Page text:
Virginia Gov. Glenn Youngkin’s potential late entry into the 2024 field seems destined to fail from the start

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Gov. Glenn Youngkin of Virginia is reportedly reconsidering a 2024 presidential run.

Gov. Glenn Youngkin of Virginia is reconsidering a 2024 presidential run, per a recent Axios report.
But such a decision would be rife with peril, with Youngkin far down the pack of GOP contenders.
Youngkin also faces a tighter window to seek the presidency as he can’t run for reelection in 2025.

After Glenn Youngkin was inaugurated as Virginia’s 74th governor last year, he quickly became a potential dark-horse 2024 Republican presidential contender — largely among the conservatives and moderates within the party weary of another candidacy from former President Donald Trump.

Youngkin, buoyed by his 2021 victory over former Democratic Gov. Terry McAuliffe in a state that in 2020 backed President Joe Biden by a 10-point margin, has been touted as a candidate who could appeal to both economic conservatives and independents who had moved away from the GOP during the Trump era.

But Trump — who remains hugely popular among the Republican base — was always likely to avenge his 2020 defeat. And Gov. Ron DeSantis of Florida, who just jumped into the GOP race last week, has long been seen as Trump’s top rival for the nomination.

In recent weeks, though, DeSantis’ stock has faltered among voters leery of him backing a new Florida six-week abortion ban and his continued battles with the Walt Disney Company rooted in their opposition to the state’s “Don’t Say Gay” law — efforts that many feel could hurt the GOP further with swing voters.

Enter Youngkin, who managed to flip a Democratic-leaning state while performing strongly with the sort of conservatives who any Republican would need to capture the nomination. Axios last week reported that Youngkin was reconsidering a 2024 presidential run after having seemingly shut the door on a bid in April.

Some in the GOP might say that the governor could save the party in the suburbs next year. But a Youngkin presidential campaign would have a hard time getting off the ground, due to Trump’s enduring influence in the party, DeSantis’ amplified focus on hot-button cultural issues, and the unique circumstances that tend to hold back Virginia governors from seeking national office.

Former President Donald Trump speaks to supporters at his rally in Waco, Texas, on March 25, 2023.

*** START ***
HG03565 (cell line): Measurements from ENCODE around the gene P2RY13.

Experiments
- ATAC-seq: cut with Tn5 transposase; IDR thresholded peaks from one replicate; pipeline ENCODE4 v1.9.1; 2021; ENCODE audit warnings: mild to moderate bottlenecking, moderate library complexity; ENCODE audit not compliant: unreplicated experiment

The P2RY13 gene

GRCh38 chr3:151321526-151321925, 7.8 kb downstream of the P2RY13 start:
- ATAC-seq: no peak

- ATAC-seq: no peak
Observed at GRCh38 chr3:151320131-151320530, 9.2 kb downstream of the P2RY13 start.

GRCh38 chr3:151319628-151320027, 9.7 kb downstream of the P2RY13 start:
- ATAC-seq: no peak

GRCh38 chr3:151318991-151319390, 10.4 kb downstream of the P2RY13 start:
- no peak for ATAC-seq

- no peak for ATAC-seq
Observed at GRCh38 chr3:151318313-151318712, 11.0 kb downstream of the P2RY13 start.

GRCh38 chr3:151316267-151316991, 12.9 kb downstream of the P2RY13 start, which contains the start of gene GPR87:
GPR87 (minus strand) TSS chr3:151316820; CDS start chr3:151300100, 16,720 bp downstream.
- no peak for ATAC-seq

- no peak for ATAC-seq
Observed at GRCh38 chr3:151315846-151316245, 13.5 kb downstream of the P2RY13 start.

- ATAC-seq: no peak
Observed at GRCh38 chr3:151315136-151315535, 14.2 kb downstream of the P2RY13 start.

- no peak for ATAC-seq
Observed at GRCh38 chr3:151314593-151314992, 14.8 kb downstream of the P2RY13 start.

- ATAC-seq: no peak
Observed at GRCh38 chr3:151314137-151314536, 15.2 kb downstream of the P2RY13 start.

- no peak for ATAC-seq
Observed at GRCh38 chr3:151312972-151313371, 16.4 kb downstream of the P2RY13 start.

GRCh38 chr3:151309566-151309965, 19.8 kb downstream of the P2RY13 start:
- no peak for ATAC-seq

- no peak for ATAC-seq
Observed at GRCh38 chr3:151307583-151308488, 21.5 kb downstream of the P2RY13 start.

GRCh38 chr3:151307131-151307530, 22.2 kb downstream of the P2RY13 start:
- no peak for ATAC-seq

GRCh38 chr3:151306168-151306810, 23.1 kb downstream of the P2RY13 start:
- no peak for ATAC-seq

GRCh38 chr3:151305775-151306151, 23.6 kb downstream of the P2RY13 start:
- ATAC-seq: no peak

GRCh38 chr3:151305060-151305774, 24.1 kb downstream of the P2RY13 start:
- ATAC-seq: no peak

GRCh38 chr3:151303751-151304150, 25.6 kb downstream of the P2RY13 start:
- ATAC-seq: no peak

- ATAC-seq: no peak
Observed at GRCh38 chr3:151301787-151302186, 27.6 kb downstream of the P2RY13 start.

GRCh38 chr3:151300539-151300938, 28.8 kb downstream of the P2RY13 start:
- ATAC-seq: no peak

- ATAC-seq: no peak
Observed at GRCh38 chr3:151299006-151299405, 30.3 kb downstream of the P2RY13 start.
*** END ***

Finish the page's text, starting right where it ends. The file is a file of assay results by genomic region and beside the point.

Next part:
Trump remains the GOP juggernaut

Trump can write one controversial post on Truth Social and get more publicity than a sitting governor presiding over millions of people.

Youngkin, who is barred from running for reelection in 2025 under Virginia law, surely recognizes this dynamic. As the governor focuses on trying to win state legislative seats this year, Trump is campaigning throughout the country, with the former president’s political standing having solidified after he was indicted by the Manhattan District Attorney’s office over his involvement in a hush-money payment made to the adult film actress Stormy Daniels.

Where Republican presidential polls earlier this year had DeSantis lapping on Trump’s once-robust national leads, the former president has reclaimed his dominant position in the GOP race.

As of May 31, the GOP polling average on FiveThirtyEight had Trump ahead of DeSantis 54.1%-20.7%, with former Gov. Nikki Haley of South Carolina at 4.6% support, Sen. Tim Scott of South Carolina at 1.9% support, and likely contender and former Vice President Mike Pence earning 5.4% support. And the Trump campaign has been making a disciplined and concerted effort to boost the former president in the early nominating states of Iowa, New Hampshire, and South Carolina — as well as in delegate-rich Texas.

If Youngkin does enter the GOP race, potentially after the Virginia legislative races this fall, he would have to work to catch up with the leading candidates in a matter of weeks, an incredibly tall order for someone without a national Rolodex and lower name recognition among base voters in key states.

Gov. Ron DeSantis of Florida at a news conference in Miami, Fla., on January 26, 2023.

GOP voters want a conservative push on social issues